Same Drop in MI, HF Admissions Seen in COVID-19’s Second Wave
UK study results offer a grim warning for hospitals facing surging COVID-19 admissions, and for patients leery of seeking help.
It might have been predictable, researchers say, but that doesn’t make it less worrisome: the second national lockdown in the United Kingdom due to surging cases of COVID-19 was matched by a fall in MI and heart failure admissions of the same magnitude seen the first time around.
That’s despite widespread media coverage of the phenomenon, attributed to fears of catching the infection or not wanting to tax overburdened hospitals, and despite signs that admission rates crept closer to normal between the two lockdowns, write Jianhua Wu, PhD (University of Leeds, England), and colleagues in a research letter this week in the Journal of the American College of Cardiology.
As such, there are crucial lessons for public health officials and hospital administrators as numbers of infections crest yet again, senior author Chris Gale, MBBS, PhD (University of Leeds), told TCTMD.
“If I could predict what's going to happen now that we're in sort of a third lockdown, I would hope one thing and expect another,” Gale said. “That is, I would hope that there isn't a decline [in cardiac admissions], but I think I would expect that the public behavior will continue, and that is because people are fearful of coming to hospital because of worries around catching the contagion, that even when they have medical emergencies such as heart attack and heart failure, they elect to stay at home.”
As reported by TCTMD, cardiologists first started noticing a steep fall in MI admissions in late March, and formal papers documenting the phenomenon were published throughout the past year. Drops in the range of 25% to 40% were seen around the world, and not just for acute coronary syndromes, but also for stroke, cardiac arrest, acute heart failure, and other life-threatening conditions. In time, the mainstream media took up the story, reminding the public that acute conditions require urgent care, pandemic or not.
Riding the Waves
With all of that in mind, Gale and colleagues reviewed cardiovascular admissions using the National Heart Failure Audit, the Myocardial Ischemia National Audit Project, and the National Institute for Cardiovascular Outcomes Research NICOR data bank between November 1, 2018, and November 17, 2020, comparing admission patterns prior to and during the COVID-19 pandemic at the “fast-reporting” hospitals. For late March/early April, the investigators identified a more than 50% reduction in HF admissions and a 32% drop in MI admissions occurring during the 11 to 12 days following the start of the March 23 lockdown. Numbers climbed slowly higher over the next few months, reaching a peak in mid-to-late June that was 95% and 93% that of pre-COVID levels for HF and MI admissions, respectively.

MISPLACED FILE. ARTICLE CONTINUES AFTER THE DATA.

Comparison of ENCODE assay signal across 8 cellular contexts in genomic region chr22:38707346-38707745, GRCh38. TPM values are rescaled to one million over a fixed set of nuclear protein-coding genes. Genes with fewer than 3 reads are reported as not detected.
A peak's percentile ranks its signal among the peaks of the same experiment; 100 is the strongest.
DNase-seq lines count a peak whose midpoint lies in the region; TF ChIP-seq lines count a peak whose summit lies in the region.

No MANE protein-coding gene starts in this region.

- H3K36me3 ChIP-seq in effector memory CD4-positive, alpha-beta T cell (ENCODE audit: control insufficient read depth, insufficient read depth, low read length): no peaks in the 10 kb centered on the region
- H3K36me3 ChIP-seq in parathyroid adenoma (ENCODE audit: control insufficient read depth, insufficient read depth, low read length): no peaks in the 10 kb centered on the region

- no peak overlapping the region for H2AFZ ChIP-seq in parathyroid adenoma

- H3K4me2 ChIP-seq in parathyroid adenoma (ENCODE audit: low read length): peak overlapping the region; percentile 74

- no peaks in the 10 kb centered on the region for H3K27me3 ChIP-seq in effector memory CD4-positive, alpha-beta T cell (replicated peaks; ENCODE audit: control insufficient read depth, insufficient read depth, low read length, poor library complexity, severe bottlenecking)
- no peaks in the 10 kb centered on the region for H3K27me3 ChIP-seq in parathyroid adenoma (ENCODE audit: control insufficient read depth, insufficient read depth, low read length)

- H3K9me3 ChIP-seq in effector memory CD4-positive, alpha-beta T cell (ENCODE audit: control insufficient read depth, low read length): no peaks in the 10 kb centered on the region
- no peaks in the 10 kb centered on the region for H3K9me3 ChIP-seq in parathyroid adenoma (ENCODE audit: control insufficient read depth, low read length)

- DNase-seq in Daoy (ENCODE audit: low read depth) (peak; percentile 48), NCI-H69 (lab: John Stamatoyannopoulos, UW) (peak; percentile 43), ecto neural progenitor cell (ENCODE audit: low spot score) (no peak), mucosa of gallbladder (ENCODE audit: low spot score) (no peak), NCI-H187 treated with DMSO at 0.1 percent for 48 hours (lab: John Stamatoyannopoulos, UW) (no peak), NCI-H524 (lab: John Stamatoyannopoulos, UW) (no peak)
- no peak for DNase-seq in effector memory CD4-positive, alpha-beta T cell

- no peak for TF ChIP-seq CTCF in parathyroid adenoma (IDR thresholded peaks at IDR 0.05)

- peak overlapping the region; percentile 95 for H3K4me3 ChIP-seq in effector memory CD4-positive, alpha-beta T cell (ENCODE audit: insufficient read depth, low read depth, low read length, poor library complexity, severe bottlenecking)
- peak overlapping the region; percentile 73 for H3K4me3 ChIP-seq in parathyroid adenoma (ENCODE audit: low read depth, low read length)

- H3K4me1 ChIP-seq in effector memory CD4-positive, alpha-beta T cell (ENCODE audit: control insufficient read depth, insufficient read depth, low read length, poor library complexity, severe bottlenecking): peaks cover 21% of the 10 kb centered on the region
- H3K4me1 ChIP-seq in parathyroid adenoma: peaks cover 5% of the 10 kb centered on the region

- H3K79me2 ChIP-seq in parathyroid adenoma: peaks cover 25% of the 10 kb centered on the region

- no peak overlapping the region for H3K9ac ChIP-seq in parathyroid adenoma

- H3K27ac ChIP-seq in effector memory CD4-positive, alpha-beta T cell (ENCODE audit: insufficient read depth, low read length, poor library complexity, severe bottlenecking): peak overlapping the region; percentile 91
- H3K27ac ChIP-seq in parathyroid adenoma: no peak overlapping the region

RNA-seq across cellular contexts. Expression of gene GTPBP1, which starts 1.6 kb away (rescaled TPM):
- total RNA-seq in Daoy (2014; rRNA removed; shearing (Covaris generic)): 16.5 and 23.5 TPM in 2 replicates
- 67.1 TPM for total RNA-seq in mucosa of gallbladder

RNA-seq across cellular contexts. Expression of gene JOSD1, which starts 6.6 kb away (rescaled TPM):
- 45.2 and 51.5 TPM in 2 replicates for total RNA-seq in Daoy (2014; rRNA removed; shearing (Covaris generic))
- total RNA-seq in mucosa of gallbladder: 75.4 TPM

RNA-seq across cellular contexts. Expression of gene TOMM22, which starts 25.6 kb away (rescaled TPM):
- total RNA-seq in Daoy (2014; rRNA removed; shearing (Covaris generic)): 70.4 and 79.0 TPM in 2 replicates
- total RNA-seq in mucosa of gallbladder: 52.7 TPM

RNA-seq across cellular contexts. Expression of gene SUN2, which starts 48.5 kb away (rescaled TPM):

Despite that recovery, numbers started to fall again in late October, slightly ahead of the second UK lockdown, Wu et al report.
The “shape” of this second drop, Gale noted, “is different from the first one—it’s more gradual, but it drops to the same level.” Importantly, no nadir was identified before the November data cutoff, meaning that rates could decline further.
“I think we will see going forward that this does not recover abruptly and that it lingers to a certain extent,” Gale said. “That's why it's so important that we push out that public health message that medical emergencies do not stop during a pandemic and heart attacks are an exemplar of a medical emergency that we know if not treated results in loss of life, and if not, in chronic long-term conditions such as recurrent heart attack, stroke, and heart failure.”
Cardiologists and cardiac surgeons played a crucial role in raising alarm bells about the “missing STEMIs” the first time around. Gale calls them “key stakeholders,” noting that they’ve proven they can continue to do emergency PCIs and surgeries successfully despite all of the other demands this ongoing pandemic has placed on strained health systems. But unless patients trust hospitals and the cardiologists ready and waiting to care for acute conditions, Gale expects to continue to see the same impact that followed the drop in acute admissions during the first wave, namely excess deaths, including those from untreated heart attacks, pulmonary embolism, cardiogenic shock, acute HF, and more.
“There really are important ramifications of not attending hospitals for a medical emergency,” said Gale.
Note: Co-author Mamas Mamas, BMBCh, DPhil, is the senior clinical editor of TCTMD.
Wu J, Mamas MA, de Belder MA, et al. Second decline in admissions with heart failure and myocardial infarction during the COVID-19 pandemic. J Am Coll Cardiol. 2021;Epub ahead of print.
- Wu and Gale report funding from the University of Leeds.